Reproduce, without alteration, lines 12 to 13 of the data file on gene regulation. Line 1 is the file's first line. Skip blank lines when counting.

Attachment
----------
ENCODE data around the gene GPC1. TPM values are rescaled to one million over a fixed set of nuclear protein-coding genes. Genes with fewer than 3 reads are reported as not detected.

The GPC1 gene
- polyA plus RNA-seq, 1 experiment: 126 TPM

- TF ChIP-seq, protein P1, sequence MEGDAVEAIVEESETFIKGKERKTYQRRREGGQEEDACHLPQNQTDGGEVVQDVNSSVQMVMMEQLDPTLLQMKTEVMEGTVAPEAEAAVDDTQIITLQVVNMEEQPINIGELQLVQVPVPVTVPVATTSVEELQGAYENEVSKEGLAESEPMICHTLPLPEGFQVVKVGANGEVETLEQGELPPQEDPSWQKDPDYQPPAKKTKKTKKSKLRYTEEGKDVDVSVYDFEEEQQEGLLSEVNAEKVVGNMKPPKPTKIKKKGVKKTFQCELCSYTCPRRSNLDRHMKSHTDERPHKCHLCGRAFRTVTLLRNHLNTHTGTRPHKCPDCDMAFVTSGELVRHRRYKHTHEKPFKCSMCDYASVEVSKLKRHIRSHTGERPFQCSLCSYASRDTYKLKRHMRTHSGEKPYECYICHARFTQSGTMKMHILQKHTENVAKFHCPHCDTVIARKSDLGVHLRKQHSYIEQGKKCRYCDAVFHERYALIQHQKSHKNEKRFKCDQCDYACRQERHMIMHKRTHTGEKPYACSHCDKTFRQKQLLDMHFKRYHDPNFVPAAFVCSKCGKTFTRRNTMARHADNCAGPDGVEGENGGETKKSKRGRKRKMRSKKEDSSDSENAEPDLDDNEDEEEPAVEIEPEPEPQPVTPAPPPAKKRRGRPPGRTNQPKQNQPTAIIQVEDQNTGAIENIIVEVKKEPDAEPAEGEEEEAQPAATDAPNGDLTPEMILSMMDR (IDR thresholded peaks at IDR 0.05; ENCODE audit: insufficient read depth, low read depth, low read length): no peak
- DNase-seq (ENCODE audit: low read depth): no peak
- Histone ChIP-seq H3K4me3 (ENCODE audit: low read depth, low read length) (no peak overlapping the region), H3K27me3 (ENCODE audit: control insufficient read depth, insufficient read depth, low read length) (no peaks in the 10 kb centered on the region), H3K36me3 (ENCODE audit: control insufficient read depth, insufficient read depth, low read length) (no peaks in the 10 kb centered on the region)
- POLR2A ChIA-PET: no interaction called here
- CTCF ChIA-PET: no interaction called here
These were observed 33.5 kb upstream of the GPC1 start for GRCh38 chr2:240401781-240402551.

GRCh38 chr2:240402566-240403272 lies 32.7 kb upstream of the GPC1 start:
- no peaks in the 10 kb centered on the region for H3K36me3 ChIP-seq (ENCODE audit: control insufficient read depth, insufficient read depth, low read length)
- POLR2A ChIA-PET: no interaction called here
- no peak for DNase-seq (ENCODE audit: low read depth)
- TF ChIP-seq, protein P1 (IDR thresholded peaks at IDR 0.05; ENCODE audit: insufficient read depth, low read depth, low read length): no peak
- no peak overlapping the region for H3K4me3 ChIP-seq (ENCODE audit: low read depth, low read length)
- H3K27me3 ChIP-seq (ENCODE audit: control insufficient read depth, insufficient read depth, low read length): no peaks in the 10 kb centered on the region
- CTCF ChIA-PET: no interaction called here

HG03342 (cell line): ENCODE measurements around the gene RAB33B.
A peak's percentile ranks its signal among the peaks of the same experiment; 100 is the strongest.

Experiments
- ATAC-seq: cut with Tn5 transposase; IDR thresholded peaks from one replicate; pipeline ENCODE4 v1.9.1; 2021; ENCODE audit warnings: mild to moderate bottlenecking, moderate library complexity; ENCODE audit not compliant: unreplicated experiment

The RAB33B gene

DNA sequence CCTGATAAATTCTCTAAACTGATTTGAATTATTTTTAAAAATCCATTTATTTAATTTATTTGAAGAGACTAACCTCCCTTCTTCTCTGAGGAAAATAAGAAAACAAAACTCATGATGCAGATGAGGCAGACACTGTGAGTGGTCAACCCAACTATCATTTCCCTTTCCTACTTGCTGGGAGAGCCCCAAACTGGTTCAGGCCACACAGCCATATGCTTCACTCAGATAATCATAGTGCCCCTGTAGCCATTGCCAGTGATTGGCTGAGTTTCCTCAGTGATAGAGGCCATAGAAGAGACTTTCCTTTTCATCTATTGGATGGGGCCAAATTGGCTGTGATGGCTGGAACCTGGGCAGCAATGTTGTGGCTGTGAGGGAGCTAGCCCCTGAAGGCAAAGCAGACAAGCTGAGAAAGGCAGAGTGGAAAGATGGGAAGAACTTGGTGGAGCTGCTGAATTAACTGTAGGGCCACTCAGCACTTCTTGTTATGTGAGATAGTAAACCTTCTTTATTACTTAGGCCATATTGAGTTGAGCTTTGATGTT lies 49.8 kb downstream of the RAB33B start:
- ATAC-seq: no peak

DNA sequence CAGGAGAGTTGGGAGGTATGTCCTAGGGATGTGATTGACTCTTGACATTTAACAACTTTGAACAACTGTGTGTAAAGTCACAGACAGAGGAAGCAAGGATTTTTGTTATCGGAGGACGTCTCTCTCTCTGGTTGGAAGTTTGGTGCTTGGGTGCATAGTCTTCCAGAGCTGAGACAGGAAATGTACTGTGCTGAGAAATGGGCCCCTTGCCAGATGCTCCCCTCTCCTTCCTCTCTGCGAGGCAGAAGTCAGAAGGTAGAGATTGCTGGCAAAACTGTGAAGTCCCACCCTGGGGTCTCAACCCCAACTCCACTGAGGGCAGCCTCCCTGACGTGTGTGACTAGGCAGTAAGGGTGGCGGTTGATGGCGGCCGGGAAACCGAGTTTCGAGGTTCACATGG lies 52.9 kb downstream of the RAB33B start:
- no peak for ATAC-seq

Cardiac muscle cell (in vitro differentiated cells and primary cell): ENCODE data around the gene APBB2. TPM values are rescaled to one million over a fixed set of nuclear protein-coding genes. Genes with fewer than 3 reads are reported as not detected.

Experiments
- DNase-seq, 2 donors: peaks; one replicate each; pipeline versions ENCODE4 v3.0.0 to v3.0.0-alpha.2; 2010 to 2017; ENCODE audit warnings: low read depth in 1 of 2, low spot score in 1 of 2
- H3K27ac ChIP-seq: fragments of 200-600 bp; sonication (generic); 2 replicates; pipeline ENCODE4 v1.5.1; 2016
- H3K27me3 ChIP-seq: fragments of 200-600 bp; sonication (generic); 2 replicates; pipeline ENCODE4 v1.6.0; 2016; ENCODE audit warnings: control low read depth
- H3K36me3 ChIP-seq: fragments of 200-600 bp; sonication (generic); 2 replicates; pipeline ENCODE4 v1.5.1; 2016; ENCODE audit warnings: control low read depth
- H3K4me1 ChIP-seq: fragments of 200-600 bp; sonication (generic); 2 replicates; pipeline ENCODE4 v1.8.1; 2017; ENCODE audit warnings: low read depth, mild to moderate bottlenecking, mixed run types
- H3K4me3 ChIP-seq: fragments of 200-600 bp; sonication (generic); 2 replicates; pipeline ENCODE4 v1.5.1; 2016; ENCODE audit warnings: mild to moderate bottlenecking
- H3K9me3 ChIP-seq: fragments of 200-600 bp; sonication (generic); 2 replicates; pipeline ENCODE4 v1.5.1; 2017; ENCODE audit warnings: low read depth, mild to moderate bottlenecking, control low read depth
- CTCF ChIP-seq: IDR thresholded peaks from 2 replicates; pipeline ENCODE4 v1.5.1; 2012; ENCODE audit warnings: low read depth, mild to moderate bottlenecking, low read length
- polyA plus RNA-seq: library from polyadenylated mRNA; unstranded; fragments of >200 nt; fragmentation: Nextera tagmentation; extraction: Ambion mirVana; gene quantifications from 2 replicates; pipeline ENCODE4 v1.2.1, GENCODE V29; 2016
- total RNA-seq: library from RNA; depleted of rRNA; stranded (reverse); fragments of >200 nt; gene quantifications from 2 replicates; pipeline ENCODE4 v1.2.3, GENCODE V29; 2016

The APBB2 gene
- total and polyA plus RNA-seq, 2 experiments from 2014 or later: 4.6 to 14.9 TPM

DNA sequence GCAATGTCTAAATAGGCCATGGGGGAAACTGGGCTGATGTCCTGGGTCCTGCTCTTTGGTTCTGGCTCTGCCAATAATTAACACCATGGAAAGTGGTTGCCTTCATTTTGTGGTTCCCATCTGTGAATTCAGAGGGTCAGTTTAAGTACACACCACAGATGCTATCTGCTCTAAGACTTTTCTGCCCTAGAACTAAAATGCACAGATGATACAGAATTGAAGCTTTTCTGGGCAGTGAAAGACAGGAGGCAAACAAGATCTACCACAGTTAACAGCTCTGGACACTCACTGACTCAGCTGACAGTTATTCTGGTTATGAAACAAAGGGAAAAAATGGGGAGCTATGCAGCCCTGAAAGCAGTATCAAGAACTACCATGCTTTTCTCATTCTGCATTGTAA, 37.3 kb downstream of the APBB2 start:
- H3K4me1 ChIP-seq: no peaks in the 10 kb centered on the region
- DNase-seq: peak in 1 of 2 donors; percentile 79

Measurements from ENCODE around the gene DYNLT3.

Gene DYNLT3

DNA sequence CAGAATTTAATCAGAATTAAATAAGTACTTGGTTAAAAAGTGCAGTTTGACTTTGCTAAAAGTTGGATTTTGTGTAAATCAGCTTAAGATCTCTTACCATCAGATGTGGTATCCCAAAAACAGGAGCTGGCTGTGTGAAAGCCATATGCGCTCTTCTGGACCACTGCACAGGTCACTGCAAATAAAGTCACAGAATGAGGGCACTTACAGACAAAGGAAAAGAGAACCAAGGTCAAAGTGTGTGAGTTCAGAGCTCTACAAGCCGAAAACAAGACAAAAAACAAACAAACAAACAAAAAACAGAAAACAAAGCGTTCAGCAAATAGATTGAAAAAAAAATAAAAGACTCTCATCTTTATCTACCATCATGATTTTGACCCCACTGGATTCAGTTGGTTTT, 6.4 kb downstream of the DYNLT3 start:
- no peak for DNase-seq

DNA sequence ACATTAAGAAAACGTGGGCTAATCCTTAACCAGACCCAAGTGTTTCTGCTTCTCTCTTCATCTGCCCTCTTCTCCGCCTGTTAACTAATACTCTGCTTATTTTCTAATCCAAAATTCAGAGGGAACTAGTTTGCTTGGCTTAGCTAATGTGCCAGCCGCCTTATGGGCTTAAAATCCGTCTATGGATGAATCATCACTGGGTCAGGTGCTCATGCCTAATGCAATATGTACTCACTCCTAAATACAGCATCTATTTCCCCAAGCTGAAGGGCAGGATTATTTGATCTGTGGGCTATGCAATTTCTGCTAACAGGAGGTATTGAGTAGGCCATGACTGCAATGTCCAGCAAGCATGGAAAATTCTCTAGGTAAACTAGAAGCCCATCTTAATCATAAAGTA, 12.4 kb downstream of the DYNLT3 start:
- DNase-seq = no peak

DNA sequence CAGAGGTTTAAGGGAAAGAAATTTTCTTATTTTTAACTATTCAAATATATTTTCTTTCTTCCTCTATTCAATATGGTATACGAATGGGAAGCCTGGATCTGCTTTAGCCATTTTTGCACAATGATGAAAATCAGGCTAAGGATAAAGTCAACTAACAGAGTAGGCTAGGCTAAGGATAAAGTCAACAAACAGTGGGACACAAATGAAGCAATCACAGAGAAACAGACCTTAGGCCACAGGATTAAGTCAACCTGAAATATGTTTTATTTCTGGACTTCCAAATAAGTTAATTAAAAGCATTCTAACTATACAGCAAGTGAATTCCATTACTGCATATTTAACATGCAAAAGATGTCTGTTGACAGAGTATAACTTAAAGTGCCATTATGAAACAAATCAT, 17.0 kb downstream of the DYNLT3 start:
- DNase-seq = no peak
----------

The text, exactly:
- POLR2A ChIA-PET: no interaction called here
- no peak for DNase-seq (ENCODE audit: low read depth)